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Why is the Facebook Beta App for Windows Phone 8 Identical to the Android and iOS Apps?

Why is the Facebook Beta App for Windows Phone 8 Identical to the Android and iOS Apps?

And what this means for the future of Windows Phone apps

This week’s release of a new Facebook Beta app for Windows Phone 8 had enthusiasts of the platform hopping. But as excitement over early access to the app turned to confusion over the new, non-Metro user interface of the app, questions arose. Why would Microsoft (allegedly) make a Facebook app for Windows Phone that looks exactly like the Android and iOS versions of that app? And what does this mean to the future of this platform?

Relax, it’s not all bad news.

A bit of background. Back in late 2010, when Windows Phone 7 launched, the original version of the Facebook app appeared. Despite being published by Microsoft, it was actually created by a third-party developer, Clarity Consulting, which has also done other work for the software giant, including porting the game Contre Jour to HTML 5. As I wrote back in November 2010, “the Facebook app is a poster child for correct Windows Phone app design. It retains the Facebook identity, functionality, and look and feel, sure. But it does so while utilizing key Windows Phone user experience features, creating a truly unique and exceptional mobile experience.”

And so it was, and remains to this day through various updates. The Facebook app for Windows Phone did an amazing job of preserving the Facebook identity while fully embracing the Windows Phone “Metro” design ideals, and this intertwining of the two actually got better over time. The app has always featured a multi-page “pivot” UI, but over time it adopted other Metro features like a standard app bar, and support for live tiles, multiple resolutions, and the phone lock screen.

And then the Facebook Beta for Windows Phone 8 happened. If you’re a long-time user of Windows Phone, the new UI is weird and offbeat, an aside from a Metro-style app bar plopped down at the bottom of the screen, completely ignorant of Microsoft’s design ideals. It features the same right and left swipe gestures to open non-standard menus, instead of pivoting between pages like the old Metro-style app.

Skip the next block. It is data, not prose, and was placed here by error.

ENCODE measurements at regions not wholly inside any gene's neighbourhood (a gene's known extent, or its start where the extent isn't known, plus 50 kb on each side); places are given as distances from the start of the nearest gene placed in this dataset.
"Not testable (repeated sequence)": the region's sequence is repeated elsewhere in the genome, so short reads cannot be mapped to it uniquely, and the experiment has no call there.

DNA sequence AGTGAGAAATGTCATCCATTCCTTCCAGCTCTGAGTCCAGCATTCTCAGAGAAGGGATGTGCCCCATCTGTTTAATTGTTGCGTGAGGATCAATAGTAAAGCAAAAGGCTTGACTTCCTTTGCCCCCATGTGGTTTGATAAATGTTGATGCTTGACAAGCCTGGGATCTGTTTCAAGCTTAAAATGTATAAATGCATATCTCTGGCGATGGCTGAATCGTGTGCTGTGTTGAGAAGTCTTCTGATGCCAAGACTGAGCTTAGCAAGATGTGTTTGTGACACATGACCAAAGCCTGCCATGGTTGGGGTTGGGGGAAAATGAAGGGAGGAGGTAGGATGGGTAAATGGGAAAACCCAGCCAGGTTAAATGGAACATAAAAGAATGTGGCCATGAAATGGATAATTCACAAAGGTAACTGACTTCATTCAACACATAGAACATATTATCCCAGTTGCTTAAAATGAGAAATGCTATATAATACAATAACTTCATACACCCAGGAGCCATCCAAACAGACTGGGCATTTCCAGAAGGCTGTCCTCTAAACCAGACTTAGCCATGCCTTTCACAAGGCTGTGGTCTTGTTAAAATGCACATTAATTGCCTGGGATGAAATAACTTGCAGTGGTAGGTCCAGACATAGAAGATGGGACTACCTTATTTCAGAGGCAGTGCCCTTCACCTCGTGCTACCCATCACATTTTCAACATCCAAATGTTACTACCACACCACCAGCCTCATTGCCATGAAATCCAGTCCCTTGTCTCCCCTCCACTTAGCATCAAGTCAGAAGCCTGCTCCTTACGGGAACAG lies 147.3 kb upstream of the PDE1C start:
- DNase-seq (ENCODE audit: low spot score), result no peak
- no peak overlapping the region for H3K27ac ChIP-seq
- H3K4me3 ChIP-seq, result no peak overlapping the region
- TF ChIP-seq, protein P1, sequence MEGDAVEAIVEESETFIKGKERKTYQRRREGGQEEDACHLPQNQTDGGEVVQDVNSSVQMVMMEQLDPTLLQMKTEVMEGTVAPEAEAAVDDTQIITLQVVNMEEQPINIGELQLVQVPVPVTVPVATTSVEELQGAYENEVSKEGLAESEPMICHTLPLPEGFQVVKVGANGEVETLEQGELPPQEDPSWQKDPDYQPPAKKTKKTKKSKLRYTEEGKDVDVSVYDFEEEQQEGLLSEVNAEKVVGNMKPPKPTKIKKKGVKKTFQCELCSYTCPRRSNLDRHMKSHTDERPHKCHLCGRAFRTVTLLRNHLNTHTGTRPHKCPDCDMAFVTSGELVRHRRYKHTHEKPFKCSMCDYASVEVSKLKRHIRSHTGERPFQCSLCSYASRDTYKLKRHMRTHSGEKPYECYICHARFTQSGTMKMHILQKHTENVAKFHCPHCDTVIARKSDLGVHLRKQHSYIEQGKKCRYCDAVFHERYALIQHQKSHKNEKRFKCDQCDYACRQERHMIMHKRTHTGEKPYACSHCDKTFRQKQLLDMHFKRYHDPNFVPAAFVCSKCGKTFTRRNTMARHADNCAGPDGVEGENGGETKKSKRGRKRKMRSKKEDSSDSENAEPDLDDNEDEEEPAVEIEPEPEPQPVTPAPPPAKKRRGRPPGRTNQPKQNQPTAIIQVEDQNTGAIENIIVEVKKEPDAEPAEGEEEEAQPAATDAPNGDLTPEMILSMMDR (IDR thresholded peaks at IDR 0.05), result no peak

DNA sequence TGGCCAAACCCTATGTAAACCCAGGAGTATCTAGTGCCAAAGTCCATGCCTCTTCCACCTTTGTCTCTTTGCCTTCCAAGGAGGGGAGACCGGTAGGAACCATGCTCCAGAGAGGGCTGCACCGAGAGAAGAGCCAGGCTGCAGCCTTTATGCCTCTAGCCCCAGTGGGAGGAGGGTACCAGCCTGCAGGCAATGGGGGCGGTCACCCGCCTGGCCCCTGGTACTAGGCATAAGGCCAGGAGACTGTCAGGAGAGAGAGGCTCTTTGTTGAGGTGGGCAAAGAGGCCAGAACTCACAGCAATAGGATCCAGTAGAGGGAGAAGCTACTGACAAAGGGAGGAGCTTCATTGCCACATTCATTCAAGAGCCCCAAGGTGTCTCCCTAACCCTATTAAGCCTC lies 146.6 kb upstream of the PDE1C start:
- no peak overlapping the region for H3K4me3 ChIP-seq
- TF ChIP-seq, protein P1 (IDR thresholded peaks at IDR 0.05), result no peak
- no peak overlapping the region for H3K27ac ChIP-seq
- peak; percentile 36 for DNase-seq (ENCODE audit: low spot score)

But if you’ve used other smart phone platforms like Android or iOS/iPhone, then the UI is immediately recognizable. That’s because this UI is identical to the Facebook app UI on those platforms. There is no meaningful difference between them at all. As I noted on Twitter this week, it’s like the Facebook brand has won out over the Windows Phone brand.

Left to right: Facebook app for Windows Phone, Android, and iOS

There are two interesting factors at work here that need to be discussed.

First, Microsoft made this app. This is not an update to the previous versions of the app, which can all trace their lineage back to the original Clarity Consulting version. This is a new app, made by Microsoft, that looks identical to an Android or iOS app, for some reason, and doesn’t use any of the well-understood and carefully crafted Metro design elements at all.

There is only one conclusion to draw from this, assuming Microsoft didn’t in fact farm this work out to another company: Facebook required Microsoft to do this, and for the reason I expressed on Twitter: The Facebook brand is more important to them than the Windows Phone brand. This is understandable, theoretically, though again I think the first versions of the app did a great job of respecting and promoting both brands.

Second, this change—coupled with some other interesting app releases we’ll see in the coming weeks—tells me that the days of differentiated Windows Phone apps may be coming to an end. Developers are already straining to write apps on two dominant but completely different smart phone platforms—Android and iOS/iPhone—and expecting them to understand the differences between them and a third platform (Windows Phone) or even a fourth (Blackberry 10) is unreasonable.

So the choice is this: We can expect developers to slowly embrace Windows Phone and then only belatedly add or update apps because it is so different from the other platforms. Or we can accept that many developers will simply use cross-platform development tools to ease the transition between these platforms. The result will be more apps and faster updates. But less differentiation

Again, this isn’t entirely a bad thing.

Here’s why: The real differentiator for Windows Phone isn’t the app-specific UIs, it’s the integrated experiences in the OS itself. As I’ve been discussing on recent podcasts, if Apple does as rumored and completely changes the iOS user interface, that won’t impact apps at all: It will only impact the way apps are launched. And on iOS, it’s the OS UI that needs to change the most: it’s terrible. But there’s no reason to change the apps.

On Windows Phone, the situation is reversed. Here, we already have a modern and superior platform and OS user experience. What we don’t have, allegedly, is the apps. So if getting more apps requires us to suck it up and accept some non-standard user experiences in those apps, so be it. They can still support native platform features—live tiles, lock screen, etc.—and still integrate with the underlying system in unique ways.

Look at me taking the glass half full stance.

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